The ICC and other online forums (fora??) are, I think, a good vehicle for learning-by-example. More specifically, the 5-minute pool where there are plenty of GMs to serve as sounding boards.
I like trying out the Bayonet Attack in the King’s Indian Defense. It happens to have the ECO code of E97 – this can be useful when conducting online searches. Let’s see how it did in some recent ICC blitz games.
IM Aries2 – GM Boing777 (Orazly Annageldyev)
The first moves are familiar – popularized by Kramnik and his second, Dutch GM Loek van Wely.
1. d4 Nf6 2. c4 g6 3. Nc3 Bg7 4. e4 d6 5. Nf3 O-O 6. Be2 e5 7. O-O Nc6 8. d5 Ne7 9. b4
I like this variation because it is forcing and white can often channel black into some special, narrow, labyrinths. Van Wely has had some exciting games versus Radiabov recently (admittedly, Teimour came out on top, but Loek certainly had his chances as he explains in New In Chess magazine). And here the Central Asian GM plays a common defensive scheme.
Position after 9…a5!? Is this a good reaction?
Is this a good reaction, or playing on the side of the board where white is stronger?
It brings back good memories for me, I defeated GM Biyiasis way back in 1982 in this line. But black can be more clever and introduce the a7-a5 move in a roundabout way. For example, 9…Nh5!? (the most common) in aries2- SNOEBE ICC blitz 2007 which saw 9…Nh5!? 10. c5!? a5!? (a mixture of ideas with some thematic links to this game) and there followed 11. cxd6 cxd6 12. bxa5 Rxa5 13. a4 with murky play. White won the game but it had little to do with the opening.
I’ve also faced 9…Nh5 in numerous OTB games. Here, for example is a smooth win over Dmitri London, a player who created a stir in the early 80s with some flashy wins over strong players – but then “retired”, I suppose, probably by simply entering the workforce.
IM M. Ginsburg – NM D. London NY State Masters 1982
1. c4 Nf6 2. Nc3 g6 3. e4 d6 4. d4 Bg7 5. Nf3 O-O 6. Be2 e5 7. O-O Nc6 8. d5 Ne7 9. b4 Nh5 10. c5!? (Kramnik later popularized 10. Re1) 10…Nf4!? 11. Bxf4 exf4 12. Rc1 a5 13. a3 axb4 14. axb4 Kh8 15. Qd2 Ng8 16. Rfe1 f5 17. Bd1!? Nf6 18. cxd6 cxd6 19. exf5 Bxf5 20. Nd4 Qd7 21. Qxf4! (Safe!) 21…Bd3 22. Qd2 Bc4 23. Ne6 Rfc8 24. Bf3 b5 25. h3 Ra3 26. Nxg7 Kxg7 27. Qd4 Re8 28. Ne4 Re5 29. Nxf6 Kxf6 30. Bg4 Qa7 31. Qf4+ Black resigns 1-0.
The reader may be wondering about the leap 10…Nf4!? – is it necessary? No, the move 10…f7-f5 is also possible.
Here’s an example:
IM Aries2 – NM WaShiHwanNi ICC Blitz 2007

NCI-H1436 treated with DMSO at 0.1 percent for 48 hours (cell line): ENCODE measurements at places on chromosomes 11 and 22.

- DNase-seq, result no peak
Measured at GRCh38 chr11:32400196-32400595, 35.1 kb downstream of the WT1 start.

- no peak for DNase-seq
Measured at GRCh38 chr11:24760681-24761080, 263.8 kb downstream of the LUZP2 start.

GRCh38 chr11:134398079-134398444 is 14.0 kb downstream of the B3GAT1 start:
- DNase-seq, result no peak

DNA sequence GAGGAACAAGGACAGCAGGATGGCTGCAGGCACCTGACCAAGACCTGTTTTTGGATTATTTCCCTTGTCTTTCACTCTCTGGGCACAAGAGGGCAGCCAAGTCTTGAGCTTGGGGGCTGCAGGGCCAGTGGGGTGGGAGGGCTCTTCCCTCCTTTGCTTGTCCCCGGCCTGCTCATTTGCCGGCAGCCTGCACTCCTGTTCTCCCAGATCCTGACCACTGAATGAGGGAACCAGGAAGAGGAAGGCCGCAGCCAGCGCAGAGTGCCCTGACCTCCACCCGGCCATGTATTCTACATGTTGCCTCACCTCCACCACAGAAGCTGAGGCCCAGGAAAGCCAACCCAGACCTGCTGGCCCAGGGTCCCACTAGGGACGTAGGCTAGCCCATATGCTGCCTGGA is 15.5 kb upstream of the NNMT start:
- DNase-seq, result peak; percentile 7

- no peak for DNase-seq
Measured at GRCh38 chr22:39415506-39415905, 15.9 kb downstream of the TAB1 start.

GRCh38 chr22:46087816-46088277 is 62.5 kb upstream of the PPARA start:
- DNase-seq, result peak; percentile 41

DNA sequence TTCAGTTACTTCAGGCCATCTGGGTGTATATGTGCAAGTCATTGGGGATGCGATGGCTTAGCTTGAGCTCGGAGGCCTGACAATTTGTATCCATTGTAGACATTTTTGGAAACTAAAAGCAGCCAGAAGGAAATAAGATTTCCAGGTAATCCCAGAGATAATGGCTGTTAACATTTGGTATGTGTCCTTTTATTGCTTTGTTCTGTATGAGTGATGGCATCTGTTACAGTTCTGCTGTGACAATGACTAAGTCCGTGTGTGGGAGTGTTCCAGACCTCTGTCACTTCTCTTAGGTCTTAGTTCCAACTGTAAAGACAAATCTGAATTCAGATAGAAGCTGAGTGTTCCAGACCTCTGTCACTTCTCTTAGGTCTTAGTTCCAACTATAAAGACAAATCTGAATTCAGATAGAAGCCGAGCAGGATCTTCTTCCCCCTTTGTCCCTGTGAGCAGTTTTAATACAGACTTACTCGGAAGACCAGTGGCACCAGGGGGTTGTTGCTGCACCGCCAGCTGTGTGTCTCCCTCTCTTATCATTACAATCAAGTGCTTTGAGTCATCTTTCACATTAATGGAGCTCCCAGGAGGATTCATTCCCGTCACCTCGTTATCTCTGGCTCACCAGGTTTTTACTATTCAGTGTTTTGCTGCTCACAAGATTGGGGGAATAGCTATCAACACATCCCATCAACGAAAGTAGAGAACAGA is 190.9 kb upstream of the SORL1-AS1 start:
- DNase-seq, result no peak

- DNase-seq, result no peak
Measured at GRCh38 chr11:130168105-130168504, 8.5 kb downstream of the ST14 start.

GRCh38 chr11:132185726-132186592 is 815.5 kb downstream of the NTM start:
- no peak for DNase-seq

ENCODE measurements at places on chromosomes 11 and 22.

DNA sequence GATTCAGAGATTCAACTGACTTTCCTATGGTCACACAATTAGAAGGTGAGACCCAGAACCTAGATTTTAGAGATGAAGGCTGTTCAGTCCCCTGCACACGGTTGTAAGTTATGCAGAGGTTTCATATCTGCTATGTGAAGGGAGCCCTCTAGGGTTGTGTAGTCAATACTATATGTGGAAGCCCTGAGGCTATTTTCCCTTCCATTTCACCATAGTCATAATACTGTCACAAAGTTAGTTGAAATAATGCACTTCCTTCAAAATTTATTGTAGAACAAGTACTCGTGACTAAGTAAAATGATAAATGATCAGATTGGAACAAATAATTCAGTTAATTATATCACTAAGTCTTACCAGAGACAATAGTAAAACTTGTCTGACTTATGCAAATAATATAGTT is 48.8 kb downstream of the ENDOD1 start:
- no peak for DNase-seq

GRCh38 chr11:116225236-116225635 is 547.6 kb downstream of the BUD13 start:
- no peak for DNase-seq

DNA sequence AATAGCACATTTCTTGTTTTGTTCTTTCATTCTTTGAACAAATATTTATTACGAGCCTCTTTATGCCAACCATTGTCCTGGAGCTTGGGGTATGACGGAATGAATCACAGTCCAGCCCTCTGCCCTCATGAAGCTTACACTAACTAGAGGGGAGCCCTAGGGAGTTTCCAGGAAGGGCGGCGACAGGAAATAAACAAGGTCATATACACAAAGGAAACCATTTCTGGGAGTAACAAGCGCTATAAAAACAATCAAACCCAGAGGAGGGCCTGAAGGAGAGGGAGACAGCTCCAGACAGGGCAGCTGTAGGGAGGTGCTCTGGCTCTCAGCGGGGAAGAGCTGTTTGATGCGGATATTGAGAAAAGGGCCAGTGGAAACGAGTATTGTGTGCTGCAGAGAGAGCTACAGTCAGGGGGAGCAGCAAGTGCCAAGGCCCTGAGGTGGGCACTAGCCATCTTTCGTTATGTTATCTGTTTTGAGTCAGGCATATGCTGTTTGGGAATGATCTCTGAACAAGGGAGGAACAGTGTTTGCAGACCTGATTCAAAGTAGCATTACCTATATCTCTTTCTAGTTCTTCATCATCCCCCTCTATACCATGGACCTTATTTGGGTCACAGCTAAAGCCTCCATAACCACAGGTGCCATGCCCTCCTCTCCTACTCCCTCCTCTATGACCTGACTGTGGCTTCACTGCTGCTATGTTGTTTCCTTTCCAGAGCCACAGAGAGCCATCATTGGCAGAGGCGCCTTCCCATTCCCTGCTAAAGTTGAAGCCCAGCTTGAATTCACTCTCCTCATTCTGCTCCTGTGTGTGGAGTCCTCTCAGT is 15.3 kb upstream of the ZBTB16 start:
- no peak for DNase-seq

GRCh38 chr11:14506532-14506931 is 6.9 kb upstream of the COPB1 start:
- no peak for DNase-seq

1. Nf3 Nf6 2. c4 g6 3. Nc3 Bg7 4. e4 d6 5. d4 O-O 6. Be2 e5 7. O-O Nc6 8. d5 Ne7 9. b4 Nh5 10. c5 f5 11. Nd2 Nf6 12. f3 f4 13. Nc4 g5 14. a4 (White is faster in this race on opposite wings) 14…Ng6 15. Ba3 Rf7 16. b5 Bf8 17. b6! (A thematic breakthrough; black is lost) 17…axb6 18. cxb6 h5 19. Nb5 Ne8 20. bxc7 Nxc7 21. Nbxd6 Once the bastion on d6 falls, the rest is carnage. 21…Rg7 22. Nxc8 Rxc8 23. d6 Ne8 24. Qd5+ Kh7 25. Nxe5 Nxe5 26. Qxe5 Nf6 27. Qf5+ Kh8 28. Rac1 Black resigns 1-0
And we’ve already seen this subvariation 9…Nh5 10. c5!? Nf4!? in the famous M. Ginsburg – I. Gurevich “Pawn Box” game in another post. I also had it in a game versus NM Glenn Lambert, Lloyds Bank 1978 as reported in a Lloyds Bank nostalgia post.
Another quite original idea is aries2- IM Roberto Paramos (xadrezgalego), ICC Blitz 2007, which saw 9…Ne8!? 10. c5 f5 11. Nd2 a5!? 12. cxd6 Nxd6! (behold the value of 9…Ne8!) 13. bxa5 Rxa5 with complex play. That game was eventually drawn.
But let’s see the thoroughly modern December 2007 blitz game with the newfangled 9….a5!? first.
10. bxa5 Rxa5 11. a4 c5!? 12. Nd2 Nd7 13. Nb3
According to chessgames.com Openings Explorer feature (a ‘premium’ feature for those members who want ‘to go to 11’ [cf. Spinal Tap movie]), 13. Nb5!? has been seen in a few recent games with mixed results. In this game, I innovate by dispensing with the leap Nc3-b5. It’s not clear how useful that is, anyhow. Just to give one example of 13. Nb5!?: 13. Nb5 Ra6 14. Ra3 Kh8 15. Qc2 f5 16. exf5 gxf5 17. Nf3 h6 18. Nh4 e4 19. f3 exf3 20. Raxf3 Ne5 21. Rg3 Kh7 and white had some edge and went on to win a sharp game, Gulko-Reinderman, Las Vegas FIDE World Ch. 1999.
13…Ra6 14. a5 f5 15. f3 f4 16. g4!? The move g2-g4 is seen in other King’s Indian lines, in particular 9. Ne1 variations. White doesn’t want to sit and wait passively for a pawn storm to swamp his kingside. Philosophically, does white have the “right” to create some holes on the kingside in exchange for the obvious claims to some space? Can the bottled up rook on a6 justify this ambitious scheme?
Position after 16. g4!? What’s going on?
16…h5 17. h3 g5 18. Bd2 Ng6 19. Be1 Nf6 20. Kg2 Nh4+
The situation is very sharp. White loses his useful dark square bishop but maintains a king side blockade.
21. Bxh4 gxh4 22. Qe1 Nh7 23. Na4 Qg5 24. Nb6 Rxb6 25. axb6 Nf6 26. Kh2(!) Sidestepping problems. The sacrifice introduced by black on move 24 may be insufficient.
26… hxg4 27. hxg4 Bxg4 28. Rg1 Qh6 29. Nd2 Bh5 30. Ra7 Rf7 31. Qxh4 Kh7 32. Qg5! This simplification wins.
32…Bg6+ 33. Qxh6+ Bxh6 34. Rga1 Nh5 35. Rxb7!
A typical blitz finale. Black gives up as 35….Rxb7 36. Ra7 wins for white.
I am going to add to this post and introduce the historical 1982 Biyiasis material, as well as other topical games in this 9…a5!? defensive line. Interestingly, I could not find the Biyiasis game (Philadelphia Swiss) in the usual Chessbase databases – yet another game from the past that this column will “contribute” to future databases.